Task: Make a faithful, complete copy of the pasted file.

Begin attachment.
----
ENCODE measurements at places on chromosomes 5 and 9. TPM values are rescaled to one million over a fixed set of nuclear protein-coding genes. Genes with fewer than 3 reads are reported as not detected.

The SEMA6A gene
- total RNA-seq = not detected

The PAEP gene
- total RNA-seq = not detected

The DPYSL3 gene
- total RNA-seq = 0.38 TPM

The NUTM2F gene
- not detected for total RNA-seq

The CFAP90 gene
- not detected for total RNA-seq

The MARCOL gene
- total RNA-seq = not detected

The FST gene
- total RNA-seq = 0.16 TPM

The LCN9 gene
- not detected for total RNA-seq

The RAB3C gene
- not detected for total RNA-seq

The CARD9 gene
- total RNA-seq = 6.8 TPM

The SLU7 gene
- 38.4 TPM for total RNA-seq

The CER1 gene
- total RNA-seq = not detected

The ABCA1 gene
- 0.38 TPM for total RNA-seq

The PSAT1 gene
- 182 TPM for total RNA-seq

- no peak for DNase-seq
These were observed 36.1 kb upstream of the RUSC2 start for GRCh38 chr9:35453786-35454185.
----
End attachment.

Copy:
ENCODE measurements at places on chromosomes 5 and 9. TPM values are rescaled to one million over a fixed set of nuclear protein-coding genes. Genes with fewer than 3 reads are reported as not detected.

The SEMA6A gene
- total RNA-seq = not detected

The PAEP gene
- total RNA-seq = not detected

The DPYSL3 gene
- total RNA-seq = 0.38 TPM

The NUTM2F gene
- not detected for total RNA-seq

The CFAP90 gene
- not detected for total RNA-seq

The MARCOL gene
- total RNA-seq = not detected

The FST gene
- total RNA-seq = 0.16 TPM

The LCN9 gene
- not detected for total RNA-seq

The RAB3C gene
- not detected for total RNA-seq

The CARD9 gene
- total RNA-seq = 6.8 TPM

The SLU7 gene
- 38.4 TPM for total RNA-seq

The CER1 gene
- total RNA-seq = not detected

The ABCA1 gene
- 0.38 TPM for total RNA-seq

The PSAT1 gene
- 182 TPM for total RNA-seq

- no peak for DNase-seq
These were observed 36.1 kb upstream of the RUSC2 start for GRCh38 chr9:35453786-35454185.